Pegasus Capital

Data output for July was never going to be anything but dramatic after the Brexit result but it wasn't the UK grabbing the headlines. US seasonally and inflation adjusted annual GDP growth of just 1.2% in Q2 was the weakest pace in any expansion period since 1949! This was at odds with some of the more positive news as consumer spending remains strong, home sales have hit a post-recession high and 287 thousand new jobs were added but reduced business investment, large reductions in inventories and declining Government spending have clearly knocked economic output. The likelihood of a September rate hike has reduced to 12% and US long term rates have hit the lowest in their 227 year history.

A rate reduction was on the cards for the UK this month but the MPC decided there was not enough information to warrant a cut but the signals are that an August rate cut is likely. With UK consumer confidence dropping at the fastest rate since 1994, corporate confidence at its lowest level since 2008 and the economy shrinking at the fastest rate since 2009 the signs are that a recession looms despite the UK economy growing by a better than expected 0.6% in Q2 before Brexit. The IMF also cut its forecast for UK GDP dramatically from 2.2% to 1.3% for 2017, although that's still better than Germany, France and Italy. For the Eurozone the IMF cut its forecast to 1.6% for 2016 and just 1.4% for 2017 as well as cutting its inflation forecast again to 0.2% (0.3%) rising to 1.1% for 2017 and 1.2% for 2018.

With the ECB and the Bank of Japan estimated to be buying $180bn of securities a month it was no surprise to hear that the Bank of England was also contemplating a corporate bond buying programme. This will only exacerbate the decline in returns as investors are forced to buy longer dated debt to get some yield (the recent 2068 UK index linked bond had a negative real rate of -1.32%). This also compresses the difference between short and long term yields which traditionally is an accurate prediction of economic recession. It is also bad news for banks as is being played out in Italy in particular but also across the rest of Europe and Japan and causes real problems for pension funds and insurers alike as long term bond yields diminish. There seems little chance that the Central Banks are going to change tac any time soon so we expect to see a continuation of the this theme for some time to come.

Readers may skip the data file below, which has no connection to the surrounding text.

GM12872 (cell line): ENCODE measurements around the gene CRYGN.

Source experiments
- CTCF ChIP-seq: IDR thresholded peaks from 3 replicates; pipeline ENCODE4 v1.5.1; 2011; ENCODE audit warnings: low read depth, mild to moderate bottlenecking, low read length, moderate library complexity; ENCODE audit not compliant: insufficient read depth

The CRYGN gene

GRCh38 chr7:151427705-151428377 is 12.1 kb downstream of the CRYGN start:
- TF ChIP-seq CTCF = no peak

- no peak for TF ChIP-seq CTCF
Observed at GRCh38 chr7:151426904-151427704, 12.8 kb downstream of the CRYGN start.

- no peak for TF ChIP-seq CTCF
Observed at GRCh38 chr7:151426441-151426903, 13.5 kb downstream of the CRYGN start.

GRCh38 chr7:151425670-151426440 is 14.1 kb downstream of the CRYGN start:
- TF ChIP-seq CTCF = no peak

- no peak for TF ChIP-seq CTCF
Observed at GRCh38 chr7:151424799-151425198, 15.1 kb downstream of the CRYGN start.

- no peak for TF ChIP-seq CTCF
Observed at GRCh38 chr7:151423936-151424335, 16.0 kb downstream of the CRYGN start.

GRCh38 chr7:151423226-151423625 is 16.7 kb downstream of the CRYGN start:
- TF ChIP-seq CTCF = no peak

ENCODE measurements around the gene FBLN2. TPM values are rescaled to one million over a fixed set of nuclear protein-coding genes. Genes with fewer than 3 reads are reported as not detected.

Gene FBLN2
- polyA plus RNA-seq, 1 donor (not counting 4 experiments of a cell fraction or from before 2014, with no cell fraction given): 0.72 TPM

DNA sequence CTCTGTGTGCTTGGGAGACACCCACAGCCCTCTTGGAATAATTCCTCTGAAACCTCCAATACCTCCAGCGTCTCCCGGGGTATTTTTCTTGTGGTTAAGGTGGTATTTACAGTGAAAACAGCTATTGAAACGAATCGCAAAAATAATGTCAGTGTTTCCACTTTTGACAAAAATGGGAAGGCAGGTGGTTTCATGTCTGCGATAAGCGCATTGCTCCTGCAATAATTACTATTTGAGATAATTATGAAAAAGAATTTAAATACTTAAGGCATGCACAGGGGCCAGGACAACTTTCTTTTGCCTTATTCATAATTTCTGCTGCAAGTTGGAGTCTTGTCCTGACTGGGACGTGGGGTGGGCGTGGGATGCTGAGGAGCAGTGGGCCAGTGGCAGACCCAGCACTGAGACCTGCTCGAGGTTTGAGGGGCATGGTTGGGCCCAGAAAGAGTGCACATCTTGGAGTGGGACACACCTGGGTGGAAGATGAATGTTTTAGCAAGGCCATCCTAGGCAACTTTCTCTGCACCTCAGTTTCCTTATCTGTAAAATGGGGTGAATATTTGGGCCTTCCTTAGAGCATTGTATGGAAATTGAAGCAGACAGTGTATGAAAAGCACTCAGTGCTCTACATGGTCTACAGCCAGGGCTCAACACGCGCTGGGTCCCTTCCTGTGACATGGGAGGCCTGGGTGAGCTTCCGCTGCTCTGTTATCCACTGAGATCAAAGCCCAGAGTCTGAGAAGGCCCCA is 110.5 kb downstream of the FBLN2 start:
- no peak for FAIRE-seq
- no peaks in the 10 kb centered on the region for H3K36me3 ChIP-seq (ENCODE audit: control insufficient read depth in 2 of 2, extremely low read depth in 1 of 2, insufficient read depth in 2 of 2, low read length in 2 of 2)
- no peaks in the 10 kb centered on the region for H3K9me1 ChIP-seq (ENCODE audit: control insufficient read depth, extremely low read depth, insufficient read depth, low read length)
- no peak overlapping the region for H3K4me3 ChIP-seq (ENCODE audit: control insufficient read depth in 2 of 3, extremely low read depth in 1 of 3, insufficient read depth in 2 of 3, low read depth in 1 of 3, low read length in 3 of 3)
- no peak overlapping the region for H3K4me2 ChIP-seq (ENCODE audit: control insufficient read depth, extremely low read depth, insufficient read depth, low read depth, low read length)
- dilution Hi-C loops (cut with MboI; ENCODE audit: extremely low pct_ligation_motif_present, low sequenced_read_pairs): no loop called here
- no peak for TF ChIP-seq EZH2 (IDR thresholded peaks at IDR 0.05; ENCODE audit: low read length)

Fact of the month: Norway currently has the highest inflation rate of the developed nations at 3.7%.

The GBP markets interest rates continued to move lower across the curve: 3mth closed at 0.49% (-6bp) and 6mth closed at 0.58% (-10bp).  Fixed Term rates (longer than 1 year): 5 Years closed down at 0.56% (-11bp), 10 years closed lower at 0.85% (-19bp), 20 years closed lower at 1.10% (-19bp) and 30 years closed lower at 1.09% (-16bp).

UK Government Bond yields were lower, 10 year UK Gilt Benchmark closed at a yield of 0.69% (-18bp) and the 30 year UK Gilt Benchmark closed at a yield of 1.55% (-14bp).

GBP future inflation expectations expressed through 20 year Inflation Swaps ended lower on the month, opening at 3.16%, with a high of 3.17% and closing at the low of 2.99%.

In the Foreign Exchange Market GBP was lower both against the USD$ at 1.3230 (1.3311) and against the EURO at 1.1841 (1. 1984)

Our Graph of the Month shows the change in 3 Month GBP LIBOR expectations from the day before Vrexit vote versus July end of month levels

Rate expectations change0716.png

PegasusCapital - Thu 4th Aug

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A View from the Bridge - Sep 2017

UK GDP increased by 0.3% quarter-on-quarter in Q2, matching the second quarter estimate and the consensus however, the y-o-y growth rate was revised down to 1.5%, from 1.7%. In addition, the latest PMI survey showed a modest deceleration in the rates of expansion in UK manufacturing production and new orders. Exports remain a bright spot and are still rising at one of the strongest rates over the past six-and-a-half years however, manufacturing is also increasingly being impacted by rising cost inflationary pressures due to rising commodity prices and higher import costs from the historically weak sterling exchange rate.
Tags: UK GDP, ECB, FOMC

PegasusCapital - Wed 4th Oct